Trevor Hoffman By The Numbers

Use your ← → (arrow) keys to browse more stories
Trevor Hoffman By The Numbers

By now, everybody’s heard about the new addition by Doug Melvin—closer Trevor Hoffman joins the crew. Let’s take a look at what we might be able to expect out of him this year. Here, we’ll take a look at three different pitching metrics—ERA, FIP, and tRA to get an idea of what we might expect out of Hoffman.

First, let’s look at ERA. I’m not a fan of using ERA to judge pitcher talent because there are too many other variables involved—mostly defense, and also luck. Still, it is sometimes worth looking at. I’ll also look at ERA+, which measures against the league average, and, more importantly, is park-adjusted for how easy it is to pitch in Petco (or how difficult it is at Coors). For ERA+, 100 is average, 80 is 80% of average, and 120 is 120% of average.

Year

ERA

ERA+

2006

2.14

189

2007

2.98

135

2008

3.77

101

Career

2.78

144

Projected 2009: Marcel (NOT park adjusted)

3.74

-

Projected 2009: Chone (Park adjusted)

4.17

-

 

OK, well this here says that Hoffman is on a pretty clear design, but I’m not quite convinced just looking at this metric. Let’s try again with FIP. FIP stands for Fielding Independent Pitching, and is based completely on K/9, BB/9, and HR/9 (things of which the pitcher has complete control). Unfortunately, I don’t have FIP+ numbers for this, but we might still see some trends.

Year

FIP

2006

3.46

2007

2.94

2008

3.99

Career

3.00

Projected (Marcel)

4.00

Projected (CHONE)

3.90

 

Well, we don’t really see that same trend here. His FIP was very low in 2007, although it spiked last year due to a major rise in HR/9 (.31 in 2007 to 1.59 in 2008). That will probably regress a little bit, but consider that a move to Miller Park from Petco Park will also lead to an increase in HR rate. I still expect it will go down, however, because the last time Hoffman had a HR/9 even comparable to 1.59 was in 2001 (an era with many more HRs to boot).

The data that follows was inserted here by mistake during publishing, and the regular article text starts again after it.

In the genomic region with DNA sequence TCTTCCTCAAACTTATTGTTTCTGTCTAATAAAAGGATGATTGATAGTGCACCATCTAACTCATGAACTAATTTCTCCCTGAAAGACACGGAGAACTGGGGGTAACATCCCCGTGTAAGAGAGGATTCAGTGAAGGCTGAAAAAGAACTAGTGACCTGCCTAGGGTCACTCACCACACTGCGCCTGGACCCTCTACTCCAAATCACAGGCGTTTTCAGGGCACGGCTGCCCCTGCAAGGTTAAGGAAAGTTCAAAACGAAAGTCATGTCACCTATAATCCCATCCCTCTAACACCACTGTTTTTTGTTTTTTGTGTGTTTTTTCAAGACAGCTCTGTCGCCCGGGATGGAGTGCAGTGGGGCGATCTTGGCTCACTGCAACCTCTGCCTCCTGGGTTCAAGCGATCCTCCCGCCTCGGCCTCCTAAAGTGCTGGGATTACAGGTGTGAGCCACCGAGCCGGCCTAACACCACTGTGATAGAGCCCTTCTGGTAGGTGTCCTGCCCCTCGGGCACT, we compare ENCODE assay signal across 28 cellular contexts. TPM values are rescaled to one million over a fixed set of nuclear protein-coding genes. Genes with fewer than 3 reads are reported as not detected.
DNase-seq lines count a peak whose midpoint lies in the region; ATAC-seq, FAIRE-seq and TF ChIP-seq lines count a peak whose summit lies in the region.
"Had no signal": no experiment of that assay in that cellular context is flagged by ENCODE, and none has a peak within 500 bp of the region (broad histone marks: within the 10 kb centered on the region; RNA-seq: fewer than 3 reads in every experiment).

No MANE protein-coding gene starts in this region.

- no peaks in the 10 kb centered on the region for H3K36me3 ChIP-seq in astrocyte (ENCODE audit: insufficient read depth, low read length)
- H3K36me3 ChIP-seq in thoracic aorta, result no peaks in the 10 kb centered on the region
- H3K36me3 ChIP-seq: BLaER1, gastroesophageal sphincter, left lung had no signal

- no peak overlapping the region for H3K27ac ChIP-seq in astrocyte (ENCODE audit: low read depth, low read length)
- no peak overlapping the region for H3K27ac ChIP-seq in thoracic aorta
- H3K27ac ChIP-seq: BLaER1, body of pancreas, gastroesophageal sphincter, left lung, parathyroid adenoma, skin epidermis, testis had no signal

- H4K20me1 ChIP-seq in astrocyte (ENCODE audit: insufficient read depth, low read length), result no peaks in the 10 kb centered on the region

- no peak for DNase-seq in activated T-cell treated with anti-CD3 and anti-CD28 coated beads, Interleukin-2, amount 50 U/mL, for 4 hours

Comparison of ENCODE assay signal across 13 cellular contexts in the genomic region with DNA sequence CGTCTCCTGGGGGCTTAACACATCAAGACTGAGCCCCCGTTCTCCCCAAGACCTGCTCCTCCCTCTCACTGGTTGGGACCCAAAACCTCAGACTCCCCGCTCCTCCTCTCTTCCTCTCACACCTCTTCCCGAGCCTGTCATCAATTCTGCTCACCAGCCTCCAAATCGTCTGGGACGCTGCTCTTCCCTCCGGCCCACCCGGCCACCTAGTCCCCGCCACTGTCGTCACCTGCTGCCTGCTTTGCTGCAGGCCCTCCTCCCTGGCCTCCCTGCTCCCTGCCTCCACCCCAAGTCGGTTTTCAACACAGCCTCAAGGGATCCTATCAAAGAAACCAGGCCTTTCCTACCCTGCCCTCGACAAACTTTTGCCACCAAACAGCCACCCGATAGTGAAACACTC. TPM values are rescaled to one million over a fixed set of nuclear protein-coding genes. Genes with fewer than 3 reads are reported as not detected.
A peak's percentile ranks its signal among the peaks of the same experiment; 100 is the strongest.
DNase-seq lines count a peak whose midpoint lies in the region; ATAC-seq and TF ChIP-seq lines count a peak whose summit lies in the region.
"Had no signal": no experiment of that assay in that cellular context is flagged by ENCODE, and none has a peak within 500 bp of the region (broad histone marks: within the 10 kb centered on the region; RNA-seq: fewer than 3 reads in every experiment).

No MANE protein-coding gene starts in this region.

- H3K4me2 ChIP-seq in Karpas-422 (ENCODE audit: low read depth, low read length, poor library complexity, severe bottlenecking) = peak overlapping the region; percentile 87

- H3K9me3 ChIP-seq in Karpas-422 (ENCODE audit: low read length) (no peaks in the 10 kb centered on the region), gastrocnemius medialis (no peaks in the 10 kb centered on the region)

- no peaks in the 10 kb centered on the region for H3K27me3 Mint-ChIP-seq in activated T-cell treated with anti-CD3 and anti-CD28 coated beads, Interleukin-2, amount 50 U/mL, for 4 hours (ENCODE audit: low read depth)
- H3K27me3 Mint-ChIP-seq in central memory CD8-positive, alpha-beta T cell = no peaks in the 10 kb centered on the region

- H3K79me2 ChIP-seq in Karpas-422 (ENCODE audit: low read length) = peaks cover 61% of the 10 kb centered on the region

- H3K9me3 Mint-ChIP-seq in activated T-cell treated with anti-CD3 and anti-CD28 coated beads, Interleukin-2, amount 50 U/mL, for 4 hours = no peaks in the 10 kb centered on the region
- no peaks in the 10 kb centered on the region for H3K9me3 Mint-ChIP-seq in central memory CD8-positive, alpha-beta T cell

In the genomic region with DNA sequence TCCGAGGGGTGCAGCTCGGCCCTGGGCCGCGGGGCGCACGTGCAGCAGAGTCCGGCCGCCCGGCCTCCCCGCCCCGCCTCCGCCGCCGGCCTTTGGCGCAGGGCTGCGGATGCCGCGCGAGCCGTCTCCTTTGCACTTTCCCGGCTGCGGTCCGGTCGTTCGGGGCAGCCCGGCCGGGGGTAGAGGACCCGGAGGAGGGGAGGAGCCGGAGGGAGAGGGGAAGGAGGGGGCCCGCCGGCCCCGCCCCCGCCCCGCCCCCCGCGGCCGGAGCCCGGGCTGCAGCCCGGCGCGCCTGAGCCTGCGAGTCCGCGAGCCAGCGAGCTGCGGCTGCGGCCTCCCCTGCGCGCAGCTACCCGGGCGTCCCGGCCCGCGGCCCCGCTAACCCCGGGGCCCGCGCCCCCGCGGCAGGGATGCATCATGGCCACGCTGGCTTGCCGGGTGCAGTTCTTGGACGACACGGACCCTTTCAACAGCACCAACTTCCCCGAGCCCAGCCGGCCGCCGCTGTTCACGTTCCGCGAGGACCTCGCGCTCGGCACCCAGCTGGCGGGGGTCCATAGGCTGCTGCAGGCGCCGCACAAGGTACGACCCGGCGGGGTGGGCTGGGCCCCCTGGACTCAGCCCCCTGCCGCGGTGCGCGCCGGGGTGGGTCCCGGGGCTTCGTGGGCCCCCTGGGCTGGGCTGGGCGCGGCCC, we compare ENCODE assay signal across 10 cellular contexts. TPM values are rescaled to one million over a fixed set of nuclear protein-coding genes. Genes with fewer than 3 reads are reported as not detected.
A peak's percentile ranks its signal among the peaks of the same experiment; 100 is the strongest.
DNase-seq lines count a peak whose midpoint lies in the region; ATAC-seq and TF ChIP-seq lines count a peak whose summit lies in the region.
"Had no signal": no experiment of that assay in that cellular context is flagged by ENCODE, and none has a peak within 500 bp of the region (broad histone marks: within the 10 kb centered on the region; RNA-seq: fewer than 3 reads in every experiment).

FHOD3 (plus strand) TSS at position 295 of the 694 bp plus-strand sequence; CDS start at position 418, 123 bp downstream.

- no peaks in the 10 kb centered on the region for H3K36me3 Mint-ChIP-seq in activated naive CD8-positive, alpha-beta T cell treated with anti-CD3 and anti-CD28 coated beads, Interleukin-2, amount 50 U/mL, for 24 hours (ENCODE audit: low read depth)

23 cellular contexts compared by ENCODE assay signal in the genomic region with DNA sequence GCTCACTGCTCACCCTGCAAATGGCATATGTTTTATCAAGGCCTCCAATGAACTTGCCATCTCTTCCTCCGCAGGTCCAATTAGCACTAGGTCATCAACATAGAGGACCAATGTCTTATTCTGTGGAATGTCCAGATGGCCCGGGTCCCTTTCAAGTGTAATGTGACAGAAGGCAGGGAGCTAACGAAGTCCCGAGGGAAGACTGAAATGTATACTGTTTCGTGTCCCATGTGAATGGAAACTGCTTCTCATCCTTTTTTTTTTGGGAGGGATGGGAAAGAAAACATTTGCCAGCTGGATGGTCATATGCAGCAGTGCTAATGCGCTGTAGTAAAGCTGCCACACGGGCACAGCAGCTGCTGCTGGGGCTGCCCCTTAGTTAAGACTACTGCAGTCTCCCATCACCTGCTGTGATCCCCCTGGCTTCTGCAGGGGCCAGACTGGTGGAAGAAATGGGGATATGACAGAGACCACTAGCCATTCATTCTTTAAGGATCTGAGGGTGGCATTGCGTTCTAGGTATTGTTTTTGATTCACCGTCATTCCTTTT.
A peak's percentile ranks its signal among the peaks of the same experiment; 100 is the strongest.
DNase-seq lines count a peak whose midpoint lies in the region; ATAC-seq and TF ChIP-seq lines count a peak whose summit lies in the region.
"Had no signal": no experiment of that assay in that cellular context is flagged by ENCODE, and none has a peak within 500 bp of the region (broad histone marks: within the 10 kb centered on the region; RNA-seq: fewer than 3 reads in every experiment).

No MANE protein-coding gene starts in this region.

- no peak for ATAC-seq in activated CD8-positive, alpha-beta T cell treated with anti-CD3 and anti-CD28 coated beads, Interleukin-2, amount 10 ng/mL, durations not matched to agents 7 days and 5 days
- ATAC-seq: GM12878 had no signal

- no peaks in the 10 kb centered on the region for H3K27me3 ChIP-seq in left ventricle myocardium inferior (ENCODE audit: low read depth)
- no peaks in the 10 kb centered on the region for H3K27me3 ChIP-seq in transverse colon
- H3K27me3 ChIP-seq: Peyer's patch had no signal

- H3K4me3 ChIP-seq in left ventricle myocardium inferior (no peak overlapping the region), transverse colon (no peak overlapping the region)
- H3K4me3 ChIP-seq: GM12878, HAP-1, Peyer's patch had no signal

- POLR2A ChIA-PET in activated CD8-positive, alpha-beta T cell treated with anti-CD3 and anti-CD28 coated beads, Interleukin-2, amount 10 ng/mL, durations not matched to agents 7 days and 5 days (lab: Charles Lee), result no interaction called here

Year

tERA

tERA*

2006

3.47

3.97

2007

2.44

3.74

2008

3.38

3.26

Projection (Marcel)

3.42

3.84

Alright, so we see two different things here. One thing to keep in mind is that Hoffman will get a good amount of contact, and if he’s giving up a bunch of line drives, it won’t matter that his fielding-independent stats look good. A metric that looks both at the fielding independent rates as well as batted ball data is needed here.

That metric is tRA. To see the backbone of tRA, check out statcorner. Luckily for us, there’s also tRA*, which is park-adjusted and is a better indicator of true talent (it also regresses highly volatile HR/FB rates and other such rates towards the league average).

Unfortunately for us, CHONE doesn’t project tRA, so we’ll have to rely on a Marcel-type analysis for this. I’ve adjusted tRA, which is based on Runs/9 to tERA, which is based on Earned Runs/9. To do this, simply multiply tRA by .92 (92% of runs are earned).

Well, here the trend that we saw using ERA is completely reversed. I’d say that expecting a decline is just as likely as an increase in production. So right now we have a range of projections that goes from 3.7 to 4.2 earned runs per nine innings.

Given potential error with projections, let’s expand this range from 3.5 to 4.4. With replacement level set at 4.65 runs per nine for RPs, that means that Hoffman is somewhere from 1.15 to .25 runs above replacement per nine innings.

So that means if Hoffman pitches 50 innings, he’ll be worth anywhere from 1.5 to 6.5 runs above replacement. Almost there!

Applying the average leverage index for closers (1.93), we get a total leveraged runs saved of 2.9 on the low end or 12.5 on the high end. So Hoffman could be worth anywhere from .3 WAR (1.2 million dollars) on the low end or 1.3 WAR (6.1 million dollars) on the high end.

 

Clearly we overpaid, because Hoffman would have to basically be above the best projection we have for him to be worth his contract. However, given the closer market, I’m not totally disappointed by this . We’re not handcuffed for the future and it’s a given that Hoffman will at the very least eat up important back end innings. Also, it gives us that “veteran presence” we so dearly need.

Load More Stories

Follow San Diego Padres from B/R on Facebook

Follow San Diego Padres from B/R on Facebook and get the latest updates straight to your newsfeed!

San Diego Padres

Subscribe Now

We will never share your email address

Thanks for signing up.